School of Nursing
Dr. Emma Kurnat-Thoma stands in front of Healy Hall's red brick and stone facade on Georgetown's campus
News Story

Georgetown Nursing Professor to Be Inducted as American Academy of Nursing Fellow

August 9, 2021 – Dr. Emma Kurnat-Thoma, a faculty member in the Department of Professional Nursing Practice at the School of Nursing & Health Studies, will be inducted as a fellow of the prestigious American Academy of Nursing.

“I am extremely honored, humbled, and blessed to receive the FAAN recognition, and honestly a little overwhelmed by the magnitude,” Kurnat-Thoma said. 

The academy announced the new class of 225 fellows on August 4, and the induction will take place at the organization’s annual meeting in October.

‘Embody Our Values’

Dr. Eileen Sullivan-Marx, the academy’s president, said she was “thrilled to welcome another exceptional class.”

“The academy aims to improve health and achieve health equity through nursing leadership, innovation, and science,” she noted. “The academy’s fellows embody our values of equity, diversity and inclusivity, inquiry, integrity, and courage, which enable us to achieve new heights of impact that advance health policy across the globe.” (Visit the academy’s press release.)

Kurnat-Thoma, reflecting on the expression “to whom much is given, much is required,” said fellowship is meaningful because it offers a level of “satisfaction that my work advanced the interests of the nursing profession, patients, employees, and nurses in the various communities I served.”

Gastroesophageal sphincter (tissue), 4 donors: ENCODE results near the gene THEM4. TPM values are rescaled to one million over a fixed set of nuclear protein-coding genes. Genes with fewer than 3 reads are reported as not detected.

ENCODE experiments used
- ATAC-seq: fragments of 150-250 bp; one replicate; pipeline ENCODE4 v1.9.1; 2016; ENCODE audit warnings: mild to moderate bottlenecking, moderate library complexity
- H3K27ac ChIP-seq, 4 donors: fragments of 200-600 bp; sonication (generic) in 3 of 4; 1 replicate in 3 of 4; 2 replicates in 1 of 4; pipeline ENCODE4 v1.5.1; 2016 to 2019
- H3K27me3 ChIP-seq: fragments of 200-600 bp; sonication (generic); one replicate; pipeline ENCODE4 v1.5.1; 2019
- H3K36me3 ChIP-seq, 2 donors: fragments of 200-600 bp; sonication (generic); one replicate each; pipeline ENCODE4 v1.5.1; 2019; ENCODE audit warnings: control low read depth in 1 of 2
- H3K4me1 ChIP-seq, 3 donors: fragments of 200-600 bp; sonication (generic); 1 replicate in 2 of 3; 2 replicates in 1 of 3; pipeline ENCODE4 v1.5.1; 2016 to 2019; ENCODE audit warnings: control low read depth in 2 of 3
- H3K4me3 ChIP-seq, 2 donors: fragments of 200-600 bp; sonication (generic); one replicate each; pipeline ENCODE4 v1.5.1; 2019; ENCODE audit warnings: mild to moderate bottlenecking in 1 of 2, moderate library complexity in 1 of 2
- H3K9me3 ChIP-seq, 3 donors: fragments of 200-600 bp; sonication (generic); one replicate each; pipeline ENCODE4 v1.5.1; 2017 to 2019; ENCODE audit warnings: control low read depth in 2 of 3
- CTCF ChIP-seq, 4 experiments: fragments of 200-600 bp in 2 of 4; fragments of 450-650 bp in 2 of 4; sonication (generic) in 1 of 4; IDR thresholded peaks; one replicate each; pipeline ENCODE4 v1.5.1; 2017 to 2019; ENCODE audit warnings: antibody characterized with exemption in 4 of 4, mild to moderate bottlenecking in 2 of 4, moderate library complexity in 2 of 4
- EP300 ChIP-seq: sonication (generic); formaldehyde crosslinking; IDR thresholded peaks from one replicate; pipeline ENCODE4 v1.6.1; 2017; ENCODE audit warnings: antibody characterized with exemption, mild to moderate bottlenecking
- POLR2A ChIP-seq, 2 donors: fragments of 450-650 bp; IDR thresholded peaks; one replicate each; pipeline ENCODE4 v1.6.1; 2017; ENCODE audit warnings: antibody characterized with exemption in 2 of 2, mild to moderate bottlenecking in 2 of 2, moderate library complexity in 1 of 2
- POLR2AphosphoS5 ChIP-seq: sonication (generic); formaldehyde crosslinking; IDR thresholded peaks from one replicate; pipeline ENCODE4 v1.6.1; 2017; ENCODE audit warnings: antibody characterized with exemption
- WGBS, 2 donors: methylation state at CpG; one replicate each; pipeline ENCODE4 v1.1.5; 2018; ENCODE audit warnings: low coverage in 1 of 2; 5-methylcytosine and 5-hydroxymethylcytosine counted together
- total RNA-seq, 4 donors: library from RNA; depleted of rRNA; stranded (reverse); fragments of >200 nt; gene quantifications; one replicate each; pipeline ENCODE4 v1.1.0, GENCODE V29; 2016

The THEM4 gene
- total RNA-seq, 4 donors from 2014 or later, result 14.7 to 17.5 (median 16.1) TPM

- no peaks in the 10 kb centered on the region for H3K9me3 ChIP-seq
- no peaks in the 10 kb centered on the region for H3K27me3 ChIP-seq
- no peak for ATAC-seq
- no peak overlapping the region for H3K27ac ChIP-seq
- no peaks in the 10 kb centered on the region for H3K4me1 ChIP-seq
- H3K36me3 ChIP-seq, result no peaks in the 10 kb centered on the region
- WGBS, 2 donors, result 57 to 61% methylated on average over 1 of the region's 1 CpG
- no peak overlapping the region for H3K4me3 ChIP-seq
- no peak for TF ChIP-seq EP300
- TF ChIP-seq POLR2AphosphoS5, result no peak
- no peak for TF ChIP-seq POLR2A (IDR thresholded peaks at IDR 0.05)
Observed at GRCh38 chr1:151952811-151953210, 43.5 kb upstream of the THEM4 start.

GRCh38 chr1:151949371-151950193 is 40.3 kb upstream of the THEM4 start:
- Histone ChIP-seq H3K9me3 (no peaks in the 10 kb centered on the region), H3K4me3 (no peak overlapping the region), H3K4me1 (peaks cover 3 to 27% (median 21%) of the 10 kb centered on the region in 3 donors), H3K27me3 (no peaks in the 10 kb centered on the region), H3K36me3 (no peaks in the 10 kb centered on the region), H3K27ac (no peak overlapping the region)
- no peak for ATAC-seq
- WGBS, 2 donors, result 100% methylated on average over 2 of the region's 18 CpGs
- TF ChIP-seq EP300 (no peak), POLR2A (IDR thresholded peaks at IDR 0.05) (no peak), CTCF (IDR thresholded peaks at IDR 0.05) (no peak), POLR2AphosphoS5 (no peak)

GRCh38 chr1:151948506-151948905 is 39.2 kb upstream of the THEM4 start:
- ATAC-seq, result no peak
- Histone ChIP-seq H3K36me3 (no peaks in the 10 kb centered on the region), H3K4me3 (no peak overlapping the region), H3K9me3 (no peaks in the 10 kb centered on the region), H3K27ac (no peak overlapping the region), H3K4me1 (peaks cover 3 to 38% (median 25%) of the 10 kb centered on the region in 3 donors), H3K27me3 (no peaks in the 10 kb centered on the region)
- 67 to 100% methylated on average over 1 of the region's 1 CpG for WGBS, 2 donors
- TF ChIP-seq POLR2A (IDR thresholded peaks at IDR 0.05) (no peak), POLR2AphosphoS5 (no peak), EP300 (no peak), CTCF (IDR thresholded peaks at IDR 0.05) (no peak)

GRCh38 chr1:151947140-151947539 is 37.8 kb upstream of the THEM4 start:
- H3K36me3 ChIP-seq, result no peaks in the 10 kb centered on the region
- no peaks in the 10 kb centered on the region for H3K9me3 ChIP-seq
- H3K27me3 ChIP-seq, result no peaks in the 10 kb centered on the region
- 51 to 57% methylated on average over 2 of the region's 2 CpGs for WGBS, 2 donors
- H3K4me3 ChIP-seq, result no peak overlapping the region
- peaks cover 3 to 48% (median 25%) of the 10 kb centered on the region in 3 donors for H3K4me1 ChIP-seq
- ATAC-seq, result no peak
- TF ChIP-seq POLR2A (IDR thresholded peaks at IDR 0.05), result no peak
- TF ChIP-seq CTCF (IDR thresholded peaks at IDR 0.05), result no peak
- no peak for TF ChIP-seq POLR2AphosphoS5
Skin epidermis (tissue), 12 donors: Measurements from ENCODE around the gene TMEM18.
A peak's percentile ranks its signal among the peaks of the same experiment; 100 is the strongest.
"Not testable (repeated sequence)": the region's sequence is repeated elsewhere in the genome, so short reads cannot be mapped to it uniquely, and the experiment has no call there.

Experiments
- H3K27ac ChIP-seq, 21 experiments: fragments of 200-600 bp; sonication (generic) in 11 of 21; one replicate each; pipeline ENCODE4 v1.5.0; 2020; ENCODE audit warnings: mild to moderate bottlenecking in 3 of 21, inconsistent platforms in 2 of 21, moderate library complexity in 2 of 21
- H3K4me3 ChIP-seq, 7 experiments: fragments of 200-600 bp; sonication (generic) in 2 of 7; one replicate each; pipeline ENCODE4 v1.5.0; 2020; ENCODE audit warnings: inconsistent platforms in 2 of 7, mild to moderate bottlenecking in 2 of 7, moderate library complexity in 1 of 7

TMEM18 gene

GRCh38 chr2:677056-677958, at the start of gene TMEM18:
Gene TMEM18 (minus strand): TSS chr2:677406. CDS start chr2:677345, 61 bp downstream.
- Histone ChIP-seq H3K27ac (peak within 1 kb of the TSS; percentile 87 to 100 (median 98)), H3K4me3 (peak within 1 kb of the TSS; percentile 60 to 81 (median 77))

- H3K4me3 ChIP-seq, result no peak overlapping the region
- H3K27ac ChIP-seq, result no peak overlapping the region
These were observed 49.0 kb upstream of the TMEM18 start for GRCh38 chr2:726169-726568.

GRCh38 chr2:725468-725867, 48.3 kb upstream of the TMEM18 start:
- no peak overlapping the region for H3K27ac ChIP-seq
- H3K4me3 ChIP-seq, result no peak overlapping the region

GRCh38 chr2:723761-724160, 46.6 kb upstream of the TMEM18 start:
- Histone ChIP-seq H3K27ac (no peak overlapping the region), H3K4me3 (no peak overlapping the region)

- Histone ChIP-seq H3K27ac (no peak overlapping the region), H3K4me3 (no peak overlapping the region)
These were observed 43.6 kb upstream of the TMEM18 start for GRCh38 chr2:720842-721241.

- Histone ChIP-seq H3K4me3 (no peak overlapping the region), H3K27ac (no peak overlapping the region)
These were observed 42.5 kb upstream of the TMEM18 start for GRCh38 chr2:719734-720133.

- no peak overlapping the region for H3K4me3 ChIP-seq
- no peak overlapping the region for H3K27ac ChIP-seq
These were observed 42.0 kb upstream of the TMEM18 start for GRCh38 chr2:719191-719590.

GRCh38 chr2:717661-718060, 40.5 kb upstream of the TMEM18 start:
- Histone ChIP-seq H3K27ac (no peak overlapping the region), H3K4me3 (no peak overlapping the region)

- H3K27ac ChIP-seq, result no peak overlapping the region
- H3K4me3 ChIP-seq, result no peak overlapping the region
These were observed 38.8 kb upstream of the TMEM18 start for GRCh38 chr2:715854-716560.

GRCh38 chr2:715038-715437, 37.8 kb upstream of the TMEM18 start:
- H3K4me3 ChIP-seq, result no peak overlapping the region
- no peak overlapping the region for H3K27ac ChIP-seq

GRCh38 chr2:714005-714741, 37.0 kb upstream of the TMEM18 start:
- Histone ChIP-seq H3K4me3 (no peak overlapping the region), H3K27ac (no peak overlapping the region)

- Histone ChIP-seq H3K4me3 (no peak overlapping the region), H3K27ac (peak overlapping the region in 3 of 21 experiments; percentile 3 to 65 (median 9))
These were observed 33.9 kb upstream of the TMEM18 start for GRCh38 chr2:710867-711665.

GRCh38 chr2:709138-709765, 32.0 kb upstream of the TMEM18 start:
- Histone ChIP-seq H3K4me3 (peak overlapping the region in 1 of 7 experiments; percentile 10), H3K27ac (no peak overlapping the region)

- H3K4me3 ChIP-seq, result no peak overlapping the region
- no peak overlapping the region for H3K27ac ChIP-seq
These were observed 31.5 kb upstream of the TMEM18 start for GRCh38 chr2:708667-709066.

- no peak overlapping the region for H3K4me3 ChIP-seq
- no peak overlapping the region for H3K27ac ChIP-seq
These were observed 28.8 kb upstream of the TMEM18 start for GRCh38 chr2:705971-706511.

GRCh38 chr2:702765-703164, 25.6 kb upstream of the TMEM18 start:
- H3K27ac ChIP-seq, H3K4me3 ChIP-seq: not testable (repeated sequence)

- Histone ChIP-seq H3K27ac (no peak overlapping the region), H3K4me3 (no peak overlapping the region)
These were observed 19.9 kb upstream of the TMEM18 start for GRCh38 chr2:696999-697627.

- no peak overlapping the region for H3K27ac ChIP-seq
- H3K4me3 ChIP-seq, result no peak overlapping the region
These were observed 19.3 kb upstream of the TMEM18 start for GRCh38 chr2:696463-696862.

Genetics and Policy

The professor’s teaching and scholarship are at the intersection of genetics, genomics, and policy.

“My scholarship and portfolio involvement grows over time due to the requirements of various health, science, and technology policy service roles,” Kurnat-Thoma said. “But there will always be policy advocacy to ensure adequate genomics translation for the entire nursing workforce to advance human health.” 

She added, “This involves ensuring the protection of vulnerable populations, supporting and empowering our front-line workers and clinicians, and ethical acceleration of access to innovative precision diagnostics and therapeutics.” 

Career Highlights

Kurnat-Thoma has been a National Institute of Nursing post-doctoral fellow, was a White House Fellows Program finalist, and served on a genetics-focused task for the U.S. Department of Health and Human Services’ Secretary’s Advisory Committee on Genetics Health and Society.

When asked about how she enjoys teaching at Georgetown, she said, “I just love it.” Kurnat-Thoma teaches genetics and genomics for first-year graduate students in the Clinical Nurse Leader Program, as well as co-teaches a research methods course.

“Their minds are like sponges,” the soon-to-be AAN fellow said. “Every lecture and assignment we encounter together is a life-changing adventure – at least on my end anyway. I think they teach me more than I teach them.”

‘Well-Deserved Recognition’

Kurnat-Thoma expressed gratitude to her academy sponsors, who are Dr. Edilma Yearwood, chair of the Department of Professional Nursing Practice at Georgetown, and Dr. Mei Fu, senior associate dean at Rutgers School of Nursing in Camden, NJ.

“Academy fellowship is such an important and well-deserved recognition of Dr. Kurnat-Thoma’s contributions to our professional field,” said Yearwood. “Our students have benefited greatly from her expertise in genetics, policy, and research, and we look forward to celebrating her induction this fall.”

Yearwood is an academy fellow along with Georgetown faculty colleagues Dr. Mary Brucker, Dr. Ladan Eshkevari, Dr. Erin Maughan, Dr. Suzanne Miyamoto, Professor Joan Riley, Dr. Peggy Slota, and Dr. Carol Taylor.

By Bill Cessato